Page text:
— Thomas Carlyle, who died on this date in 1881
The one who inhibits and suppresses the expression of truth-seeking (and falsehood-exposing), even should the suppressor be right in a given matter, is a malefactor. In dishonoring truth and persecuting the allegedly erroneous one, he does more harm than the propagation of error ever could.
Amazon’s Home Security Company Is Turning Everyone Into Cops Motherboard
Facebook’s entire business model is in danger after it was given an unprecedented kicking by an EU regulator Business Insider (David L)
Dozens of Cities Have Secretly Experimented With Predictive Policing Software Motherboard. Resilc: “With all the gunz we have in USA USA, I wonder how many cameras will be shot out or laser blinded?”
US Senators Ask DHS To Look Into US Government Workers Using Foreign VPNs ZDNet
Beware Trojan horse of proposed E-commerce rules IPS News
Jeff Bezos Protests the Invasion of his Privacy as Amazon Builds a Sprawling Surveillance State For Everyone Else Intercept
Jeff Bezos’ investigator suspects ‘a government agency’ intercepted Amazon CEO’s text messages Boing Boing. Resilc: “Wow if real”
Fact-checking the State of the Union
1. Repetition made the job easier — but also less interesting.
2. The Super Bowl metaphor is apt.
3. Real-time fact-checking is still the hardest kind.
- Snopes announced that it has withdrawn from its partnership with Facebook, saying the project was too labor-intensive for its remote staff. ABC News has also reportedly stopped participating and the AP is reevaluating its role. Meanwhile, debunking site Lead Stories has joined the partnership and will us its Trendolizer platform to identify viral false stories, images and videos to flag on Facebook.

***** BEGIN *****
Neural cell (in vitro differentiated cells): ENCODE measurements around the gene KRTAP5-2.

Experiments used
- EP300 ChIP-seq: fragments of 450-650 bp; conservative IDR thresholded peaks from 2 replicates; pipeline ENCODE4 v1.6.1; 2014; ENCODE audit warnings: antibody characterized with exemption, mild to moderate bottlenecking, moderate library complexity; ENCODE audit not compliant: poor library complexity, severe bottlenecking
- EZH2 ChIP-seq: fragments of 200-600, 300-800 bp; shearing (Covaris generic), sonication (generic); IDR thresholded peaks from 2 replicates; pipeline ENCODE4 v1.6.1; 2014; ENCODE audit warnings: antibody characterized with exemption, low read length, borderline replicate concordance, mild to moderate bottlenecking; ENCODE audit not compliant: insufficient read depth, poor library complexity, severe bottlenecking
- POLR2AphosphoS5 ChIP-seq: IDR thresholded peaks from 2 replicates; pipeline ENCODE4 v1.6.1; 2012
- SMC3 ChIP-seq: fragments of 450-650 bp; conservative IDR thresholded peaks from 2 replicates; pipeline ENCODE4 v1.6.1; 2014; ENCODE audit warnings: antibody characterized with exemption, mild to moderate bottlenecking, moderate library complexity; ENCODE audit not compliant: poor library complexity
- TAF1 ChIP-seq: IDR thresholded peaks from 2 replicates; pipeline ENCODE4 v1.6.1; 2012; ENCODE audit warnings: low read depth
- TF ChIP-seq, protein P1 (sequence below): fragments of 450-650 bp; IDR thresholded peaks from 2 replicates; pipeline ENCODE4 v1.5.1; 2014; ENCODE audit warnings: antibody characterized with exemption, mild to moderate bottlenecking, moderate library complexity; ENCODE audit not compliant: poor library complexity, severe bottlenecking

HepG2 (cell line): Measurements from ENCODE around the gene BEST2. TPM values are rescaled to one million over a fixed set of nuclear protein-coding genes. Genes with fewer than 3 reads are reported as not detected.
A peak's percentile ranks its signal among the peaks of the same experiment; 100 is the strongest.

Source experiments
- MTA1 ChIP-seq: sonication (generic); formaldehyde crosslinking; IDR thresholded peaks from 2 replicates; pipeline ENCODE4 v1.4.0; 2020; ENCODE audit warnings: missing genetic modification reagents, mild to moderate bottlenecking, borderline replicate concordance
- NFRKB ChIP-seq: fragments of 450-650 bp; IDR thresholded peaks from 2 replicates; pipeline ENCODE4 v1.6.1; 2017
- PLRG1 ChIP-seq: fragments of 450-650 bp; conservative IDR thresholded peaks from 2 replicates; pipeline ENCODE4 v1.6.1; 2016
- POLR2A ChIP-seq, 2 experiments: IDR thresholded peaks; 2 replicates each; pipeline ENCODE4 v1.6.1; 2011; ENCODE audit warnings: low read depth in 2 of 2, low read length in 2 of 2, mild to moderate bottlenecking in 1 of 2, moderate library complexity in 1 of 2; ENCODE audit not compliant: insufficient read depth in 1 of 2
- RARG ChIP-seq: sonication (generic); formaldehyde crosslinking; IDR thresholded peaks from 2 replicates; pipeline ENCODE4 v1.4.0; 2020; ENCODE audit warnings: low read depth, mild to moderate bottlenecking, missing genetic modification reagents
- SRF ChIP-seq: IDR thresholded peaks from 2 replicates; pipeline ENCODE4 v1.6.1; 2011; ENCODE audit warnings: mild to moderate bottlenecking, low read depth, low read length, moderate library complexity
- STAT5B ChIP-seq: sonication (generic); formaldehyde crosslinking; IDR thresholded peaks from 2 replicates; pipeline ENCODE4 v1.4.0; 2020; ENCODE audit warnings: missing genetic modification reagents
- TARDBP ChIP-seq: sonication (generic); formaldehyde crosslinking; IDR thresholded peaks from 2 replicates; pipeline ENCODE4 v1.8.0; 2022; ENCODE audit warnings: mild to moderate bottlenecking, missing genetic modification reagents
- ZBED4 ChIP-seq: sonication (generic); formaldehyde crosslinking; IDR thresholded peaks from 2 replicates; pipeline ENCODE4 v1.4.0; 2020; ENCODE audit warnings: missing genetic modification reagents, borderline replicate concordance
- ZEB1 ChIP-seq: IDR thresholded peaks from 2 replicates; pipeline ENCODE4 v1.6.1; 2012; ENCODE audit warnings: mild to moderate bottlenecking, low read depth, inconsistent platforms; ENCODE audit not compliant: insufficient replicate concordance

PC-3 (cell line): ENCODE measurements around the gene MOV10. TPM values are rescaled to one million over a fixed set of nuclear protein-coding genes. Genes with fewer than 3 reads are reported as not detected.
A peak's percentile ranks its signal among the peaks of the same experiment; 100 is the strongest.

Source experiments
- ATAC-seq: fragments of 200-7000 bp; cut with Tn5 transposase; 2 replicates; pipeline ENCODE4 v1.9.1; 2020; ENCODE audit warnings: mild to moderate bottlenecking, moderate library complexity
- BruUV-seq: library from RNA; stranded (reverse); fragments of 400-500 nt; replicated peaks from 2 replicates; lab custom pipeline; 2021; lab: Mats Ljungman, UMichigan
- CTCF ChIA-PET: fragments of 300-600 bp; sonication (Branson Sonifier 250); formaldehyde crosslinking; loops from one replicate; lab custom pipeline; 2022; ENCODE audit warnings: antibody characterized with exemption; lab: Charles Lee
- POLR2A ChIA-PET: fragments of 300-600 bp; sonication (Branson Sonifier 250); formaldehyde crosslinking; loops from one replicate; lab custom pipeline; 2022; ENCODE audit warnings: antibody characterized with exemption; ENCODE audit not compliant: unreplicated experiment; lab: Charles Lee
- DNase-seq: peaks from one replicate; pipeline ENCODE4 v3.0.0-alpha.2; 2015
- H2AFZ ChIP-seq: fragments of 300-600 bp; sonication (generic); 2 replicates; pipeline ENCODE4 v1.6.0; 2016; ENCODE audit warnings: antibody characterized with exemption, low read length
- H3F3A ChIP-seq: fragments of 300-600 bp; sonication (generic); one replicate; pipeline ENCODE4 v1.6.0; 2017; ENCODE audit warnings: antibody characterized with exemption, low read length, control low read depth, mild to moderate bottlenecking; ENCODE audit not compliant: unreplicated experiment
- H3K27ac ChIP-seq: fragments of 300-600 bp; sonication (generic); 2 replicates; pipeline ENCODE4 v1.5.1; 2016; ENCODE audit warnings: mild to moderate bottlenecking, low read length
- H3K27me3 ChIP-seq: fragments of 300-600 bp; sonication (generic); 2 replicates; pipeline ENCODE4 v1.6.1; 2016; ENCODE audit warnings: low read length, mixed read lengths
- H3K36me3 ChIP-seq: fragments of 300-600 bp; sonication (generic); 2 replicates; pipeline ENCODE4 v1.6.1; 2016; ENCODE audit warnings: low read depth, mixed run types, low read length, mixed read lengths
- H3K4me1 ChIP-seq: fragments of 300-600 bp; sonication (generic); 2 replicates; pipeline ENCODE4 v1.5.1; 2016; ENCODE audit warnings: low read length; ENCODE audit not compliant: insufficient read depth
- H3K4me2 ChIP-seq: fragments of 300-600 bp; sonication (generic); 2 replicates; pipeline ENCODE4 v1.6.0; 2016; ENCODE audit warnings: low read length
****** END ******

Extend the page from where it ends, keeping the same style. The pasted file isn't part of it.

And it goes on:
- A new report from The Knight Commission on Trust, Media & Democracy includes some recommendations aimed at Big Tech. One of the commissioners, author and former USA Today editor Joanne Lipman, outlines them here. Meanwhile, Brendan Nyhan and Patrick Ball wrote that employees at tech companies should put more internal pressure on their bosses to change anti-misinformation policies.
- Facebook and YouTube are key platforms for the amplification of antivaxxer misinformation, The Guardian reported. While YouTube said just a couple of weeks ago that it would start downranking conspiracy theories in its recommendation algorithms, it appears that it hasn’t really been working so far. And health misinformation is a growing problem for the platforms: new fact-checking project Health Feedback found that 7 out of 10 of the most popular health stories of 2018 included at least one piece of misinformation.
- Ivory Coast minister Alain Lobognan was imprisoned on “false news” charges after tweeting about how a state prosecutor had arrested another MP. But Lobognan said he was arrested for political reasons — not spreading false information. Ivory Coast is just the latest sub-Saharan African to imprison someone on false news charges for a tweet, albeit among the few that have imprisoned politicians.
- Columnists continue to write about U.S. Rep. Alexandria Ocasio-Cortez’s (D-N.Y.) run-in with fact-checkers — and criticize their alleged false equivalence. Sigh.
- Sen. Elizabeth Warren (D-Mass.) has launched her own fact-checking project as part of her 2020 campaign for U.S. president. The move is part of a global pattern of politicians copying fact-checkers’ format to push back on their critics.